So you think you know the push-up?

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Photo taken from Gold Medal Bodies.

If you view the above picture as proper and ideal push-up form, then I unfortunately have to tell you that you are misguided in your ways.  The push-up you think you know might lack proper technique which is not properly utilizing the proper muscles and/or could lead to injury.

Here’s a good video on how NOT to do a pushup.

Common Push-Up Mistakes

  • Hips tend to sag
  • Elbows are flared out
  • Not full range of motion (ROM)
  • Body is not in a straight line
  • Head hits floor first

Push-ups are a great total body workout – shoulder, chest, triceps, core, legs… pretty much everything.  They are simple to perform as the require no equipment except yourself.  However, it is one exercise that is performed incorrectly a lot.

How to perform the push-up with proper technique

Hands should be shoulder width apart and fingers pointing forward (not pointed in or out), directly below the base of support which are the shoulders.  A good way to remember this is to place your hands besides your nipples.  if you place your hands way in front or below shoulder height, you only make the push-ups more difficult on yourself.

Now that you have your hand placement down, let’s talk about the body.  Imagine your body as a straight line like an ironing board.  Your hips should not sag, your head should not be looking up (like in the above picture) or protruding forward on the downward motion of the push-up – it should be in neutral, the way it is when normally standing. Activate and tighten your core, glutes (butt cheeks) and quads to maintain proper posture so that your hips don’t sag.

So far, you should be in a great high plank position.  Now let’s talk about the downward motion.  Remember how I said that one of the most common mistakes for most people is to have their elbows flare out to the side? I like how Justin Rivelli puts it simply, “It’s NOT a T it’s an arrow.”  Elbows should not flare out OR be tucked close to the body.

Elbows should not be tucked in for this reason, Anterior Humeral Glide.

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What exactly does that mean?  Put simply (as far I understand it), it means that the ball of your humerus (colloquially called the arm bone) rides forward in its socket which might cause joint instability.

Here’s a good experiment to do in your seat to get a feeling of what I’m talking about.  Take your right arm and make a 90 degree angle at your elbow.  Now, tuck your elbow close to your side.  Take your left hand and place it in front of your right shoulder.  Now, still having your right elbow at 90 degrees and tucked close in, pull back in a rowing motion.  You should feel something jut forward slightly into your left hand.  That’s your humeral head moving forward in the socket. Now, imagine extra weight being added onto your shoulder, say your body weight when you’re doing push-ups.  See where I’m going?  That’s no buena for your shoulder health.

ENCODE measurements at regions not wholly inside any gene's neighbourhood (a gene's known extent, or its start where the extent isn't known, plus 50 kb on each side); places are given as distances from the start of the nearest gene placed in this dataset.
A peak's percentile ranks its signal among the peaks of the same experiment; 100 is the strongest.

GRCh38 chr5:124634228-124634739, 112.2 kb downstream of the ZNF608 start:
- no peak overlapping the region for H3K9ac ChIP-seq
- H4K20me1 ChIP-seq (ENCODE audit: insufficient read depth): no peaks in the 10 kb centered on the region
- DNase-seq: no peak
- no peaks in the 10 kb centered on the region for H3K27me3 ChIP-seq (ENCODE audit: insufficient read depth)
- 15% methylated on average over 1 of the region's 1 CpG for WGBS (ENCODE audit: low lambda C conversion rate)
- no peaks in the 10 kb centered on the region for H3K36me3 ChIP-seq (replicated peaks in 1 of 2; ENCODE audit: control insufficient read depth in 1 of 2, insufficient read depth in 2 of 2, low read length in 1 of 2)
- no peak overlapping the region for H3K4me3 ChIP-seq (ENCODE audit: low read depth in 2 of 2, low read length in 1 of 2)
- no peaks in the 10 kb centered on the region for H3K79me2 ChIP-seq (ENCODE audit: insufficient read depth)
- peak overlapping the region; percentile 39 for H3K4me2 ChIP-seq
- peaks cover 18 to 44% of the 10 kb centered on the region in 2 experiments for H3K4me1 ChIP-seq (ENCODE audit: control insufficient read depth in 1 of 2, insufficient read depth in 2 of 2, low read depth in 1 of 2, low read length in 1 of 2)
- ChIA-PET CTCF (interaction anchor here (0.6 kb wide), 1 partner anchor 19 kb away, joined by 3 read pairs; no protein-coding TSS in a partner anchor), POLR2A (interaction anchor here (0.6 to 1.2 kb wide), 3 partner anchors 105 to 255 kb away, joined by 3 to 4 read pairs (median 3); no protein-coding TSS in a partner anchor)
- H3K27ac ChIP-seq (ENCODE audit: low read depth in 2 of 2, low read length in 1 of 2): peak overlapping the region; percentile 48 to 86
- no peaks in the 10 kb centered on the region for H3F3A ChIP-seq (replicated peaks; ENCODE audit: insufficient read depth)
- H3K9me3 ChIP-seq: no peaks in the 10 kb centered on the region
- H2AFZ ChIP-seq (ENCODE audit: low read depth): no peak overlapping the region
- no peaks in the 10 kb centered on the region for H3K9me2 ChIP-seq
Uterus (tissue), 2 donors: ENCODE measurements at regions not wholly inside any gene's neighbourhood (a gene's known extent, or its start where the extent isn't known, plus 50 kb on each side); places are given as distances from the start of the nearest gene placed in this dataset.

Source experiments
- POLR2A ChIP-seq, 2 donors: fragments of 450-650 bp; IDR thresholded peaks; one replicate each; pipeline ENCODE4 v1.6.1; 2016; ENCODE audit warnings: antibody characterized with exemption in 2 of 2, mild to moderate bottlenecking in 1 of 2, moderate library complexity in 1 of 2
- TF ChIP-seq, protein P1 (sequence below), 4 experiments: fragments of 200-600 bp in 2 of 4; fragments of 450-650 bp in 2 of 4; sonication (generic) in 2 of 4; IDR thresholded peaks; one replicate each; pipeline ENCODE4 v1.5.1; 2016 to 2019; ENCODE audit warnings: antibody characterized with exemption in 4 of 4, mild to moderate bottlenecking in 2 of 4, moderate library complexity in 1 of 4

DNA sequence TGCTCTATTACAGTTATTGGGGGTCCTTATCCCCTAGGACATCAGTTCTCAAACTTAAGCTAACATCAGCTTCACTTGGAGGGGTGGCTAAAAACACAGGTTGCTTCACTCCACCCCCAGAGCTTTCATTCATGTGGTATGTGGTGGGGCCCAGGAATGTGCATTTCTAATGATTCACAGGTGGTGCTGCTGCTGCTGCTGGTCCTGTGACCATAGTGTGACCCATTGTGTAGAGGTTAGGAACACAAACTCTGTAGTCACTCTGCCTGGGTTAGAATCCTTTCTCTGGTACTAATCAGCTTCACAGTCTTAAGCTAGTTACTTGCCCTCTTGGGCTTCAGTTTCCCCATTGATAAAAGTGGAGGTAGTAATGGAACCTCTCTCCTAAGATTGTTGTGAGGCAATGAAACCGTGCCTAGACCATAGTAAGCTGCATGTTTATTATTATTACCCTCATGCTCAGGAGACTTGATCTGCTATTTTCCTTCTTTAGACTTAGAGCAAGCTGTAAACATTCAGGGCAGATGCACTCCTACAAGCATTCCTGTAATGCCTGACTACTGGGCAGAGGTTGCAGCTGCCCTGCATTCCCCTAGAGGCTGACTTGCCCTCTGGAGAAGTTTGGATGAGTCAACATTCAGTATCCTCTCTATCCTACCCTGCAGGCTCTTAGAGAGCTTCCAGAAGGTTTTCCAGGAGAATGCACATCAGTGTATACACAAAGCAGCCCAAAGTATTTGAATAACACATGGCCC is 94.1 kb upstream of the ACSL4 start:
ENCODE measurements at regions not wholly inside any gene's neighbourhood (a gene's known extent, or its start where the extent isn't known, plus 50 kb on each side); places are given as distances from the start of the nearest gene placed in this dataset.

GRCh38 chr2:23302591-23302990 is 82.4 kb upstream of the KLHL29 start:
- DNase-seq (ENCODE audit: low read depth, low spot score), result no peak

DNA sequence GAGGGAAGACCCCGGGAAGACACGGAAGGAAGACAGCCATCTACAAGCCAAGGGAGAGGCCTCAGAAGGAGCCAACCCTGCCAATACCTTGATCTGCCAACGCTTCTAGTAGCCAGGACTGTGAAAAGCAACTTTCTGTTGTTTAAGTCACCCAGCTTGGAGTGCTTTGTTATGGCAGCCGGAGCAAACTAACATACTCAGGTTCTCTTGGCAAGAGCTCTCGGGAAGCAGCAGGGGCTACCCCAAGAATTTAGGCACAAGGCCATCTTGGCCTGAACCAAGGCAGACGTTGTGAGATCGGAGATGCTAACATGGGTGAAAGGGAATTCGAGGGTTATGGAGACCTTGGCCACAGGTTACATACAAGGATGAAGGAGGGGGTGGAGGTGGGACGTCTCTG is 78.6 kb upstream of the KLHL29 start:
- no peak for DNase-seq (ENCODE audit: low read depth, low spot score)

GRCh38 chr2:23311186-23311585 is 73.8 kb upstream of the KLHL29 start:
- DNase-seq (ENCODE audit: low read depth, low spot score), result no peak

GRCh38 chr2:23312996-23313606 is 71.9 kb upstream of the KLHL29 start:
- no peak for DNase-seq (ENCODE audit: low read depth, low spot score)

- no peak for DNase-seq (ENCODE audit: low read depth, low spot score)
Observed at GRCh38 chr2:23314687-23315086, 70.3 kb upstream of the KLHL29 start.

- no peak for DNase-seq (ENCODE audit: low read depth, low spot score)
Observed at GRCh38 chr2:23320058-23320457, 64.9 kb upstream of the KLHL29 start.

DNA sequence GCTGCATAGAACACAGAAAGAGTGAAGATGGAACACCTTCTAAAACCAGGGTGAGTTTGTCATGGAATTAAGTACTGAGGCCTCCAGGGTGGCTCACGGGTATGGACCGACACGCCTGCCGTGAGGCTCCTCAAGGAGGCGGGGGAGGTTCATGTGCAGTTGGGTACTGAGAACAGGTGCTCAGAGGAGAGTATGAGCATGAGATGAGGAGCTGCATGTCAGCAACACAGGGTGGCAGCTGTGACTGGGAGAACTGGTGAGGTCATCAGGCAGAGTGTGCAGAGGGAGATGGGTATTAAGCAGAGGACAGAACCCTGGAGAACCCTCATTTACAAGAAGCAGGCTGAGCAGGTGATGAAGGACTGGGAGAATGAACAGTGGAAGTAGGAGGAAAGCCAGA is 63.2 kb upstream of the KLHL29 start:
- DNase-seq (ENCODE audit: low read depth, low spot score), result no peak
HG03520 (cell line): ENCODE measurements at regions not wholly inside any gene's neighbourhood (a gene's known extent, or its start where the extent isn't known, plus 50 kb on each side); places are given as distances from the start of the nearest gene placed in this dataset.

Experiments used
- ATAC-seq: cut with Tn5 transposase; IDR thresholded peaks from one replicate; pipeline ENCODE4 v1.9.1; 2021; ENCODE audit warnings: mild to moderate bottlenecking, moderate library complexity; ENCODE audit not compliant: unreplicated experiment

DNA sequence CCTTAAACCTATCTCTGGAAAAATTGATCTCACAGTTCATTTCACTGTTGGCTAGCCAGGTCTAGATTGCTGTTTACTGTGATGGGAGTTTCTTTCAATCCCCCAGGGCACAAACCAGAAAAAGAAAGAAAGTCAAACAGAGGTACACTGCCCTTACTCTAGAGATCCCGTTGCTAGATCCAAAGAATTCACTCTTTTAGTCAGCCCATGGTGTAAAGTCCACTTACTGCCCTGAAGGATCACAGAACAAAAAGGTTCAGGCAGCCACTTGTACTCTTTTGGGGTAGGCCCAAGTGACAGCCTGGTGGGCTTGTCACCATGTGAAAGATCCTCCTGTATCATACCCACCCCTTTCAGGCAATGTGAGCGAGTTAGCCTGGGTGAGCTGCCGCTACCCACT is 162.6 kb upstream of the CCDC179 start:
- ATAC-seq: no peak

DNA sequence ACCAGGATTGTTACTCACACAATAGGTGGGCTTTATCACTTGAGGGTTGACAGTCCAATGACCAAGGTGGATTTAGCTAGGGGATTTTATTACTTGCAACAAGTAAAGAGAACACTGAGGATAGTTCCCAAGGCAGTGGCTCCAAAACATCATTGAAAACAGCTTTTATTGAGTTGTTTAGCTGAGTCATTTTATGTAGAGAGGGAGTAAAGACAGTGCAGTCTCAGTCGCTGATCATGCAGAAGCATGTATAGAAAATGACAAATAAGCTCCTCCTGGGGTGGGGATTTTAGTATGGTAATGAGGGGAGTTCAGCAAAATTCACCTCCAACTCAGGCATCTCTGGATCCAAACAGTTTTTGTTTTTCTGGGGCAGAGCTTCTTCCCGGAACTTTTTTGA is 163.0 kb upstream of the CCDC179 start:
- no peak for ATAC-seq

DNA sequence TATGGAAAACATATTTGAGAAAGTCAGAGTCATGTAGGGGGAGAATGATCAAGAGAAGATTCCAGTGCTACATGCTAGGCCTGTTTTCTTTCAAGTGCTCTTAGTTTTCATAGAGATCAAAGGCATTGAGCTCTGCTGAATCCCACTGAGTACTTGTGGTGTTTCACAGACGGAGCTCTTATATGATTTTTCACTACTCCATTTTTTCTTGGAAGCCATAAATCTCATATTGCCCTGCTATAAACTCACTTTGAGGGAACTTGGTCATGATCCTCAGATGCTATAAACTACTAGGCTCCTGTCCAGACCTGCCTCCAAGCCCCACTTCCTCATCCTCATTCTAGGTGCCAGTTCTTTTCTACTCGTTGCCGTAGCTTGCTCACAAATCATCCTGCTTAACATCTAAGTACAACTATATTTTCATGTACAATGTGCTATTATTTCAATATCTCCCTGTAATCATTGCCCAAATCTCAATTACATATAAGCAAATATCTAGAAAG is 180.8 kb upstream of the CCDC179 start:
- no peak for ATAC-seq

Elbows should properly be at a 45 degree angle.  Remember, it’s not a straight line (with relation to the elbows and body) but an arrow.  Now try the experiment above with some space between your arm and body at a 45 degree angle.  Not much anterior humeral glide this time.

So we have body position and elbow positioning.  Ok, now the rest is pretty simple… or is it?  THERE’S MORE? Yup.  As you start to lower the body to bending your elbows, the first thing that should hit the floor is your chest, NOT head.  Don’t reach for the floor with your chin.  and REMEMBER, to keep that whole body as straight as an arrow, NO SAGGING!  As you reach the bottom, retract or pinch your scapula (shoulder blades) together.  Once your chest hits the floor, explode up fully extending the elbows and protracting the scapula into what “plus” position.

Here’s what I mean about the “plus” part and the retract part.

If you’re saying, “MK, that’s all fine and dandy, but I not strong enough to do a full body push-up.”  Fully understandable, everyone might not have the upper body strength to perform a full body.  What I suggest, and Eric Cressey suggests as well, it to not do push-ups on your knees, but elevated push-ups like this:

This is more advantageous than the knee push-ups because according to Eric Cressey, ” [it] help[s] you to train the muscles responsible for pushing, but also those responsible for keeping the spine in a neutral position.”  Decrease your level of incline until you are able to do full body push-ups.

So here’s what a proper push-up looks like.

Who says girls can’t do push-ups – and with added weight? – Eric Cressey

Summary

  • Brace core and activate glutes & quads to keep straight body posture
  • Keep head and hands in neutral
  • Chest should hit the floor, not head
  • Elbows at a 45 degree angle relative to the body
  • “Plus” at the top and retract shoulder blades at the bottom

So what do you guys think? Questions, comments or concerns, please leave them in the comments below.  Thanks!

References

Strength Exercise of the Week: Push-ups

Strength Training Technique: 8 Ways to Screw Up a Row

Quick and Easy Ways to Feel and Move Better: Installment 12

Strength Training Technique: Scapular Movement During the Push-up

Exercise Technique Improvement (The Push Up Edition)

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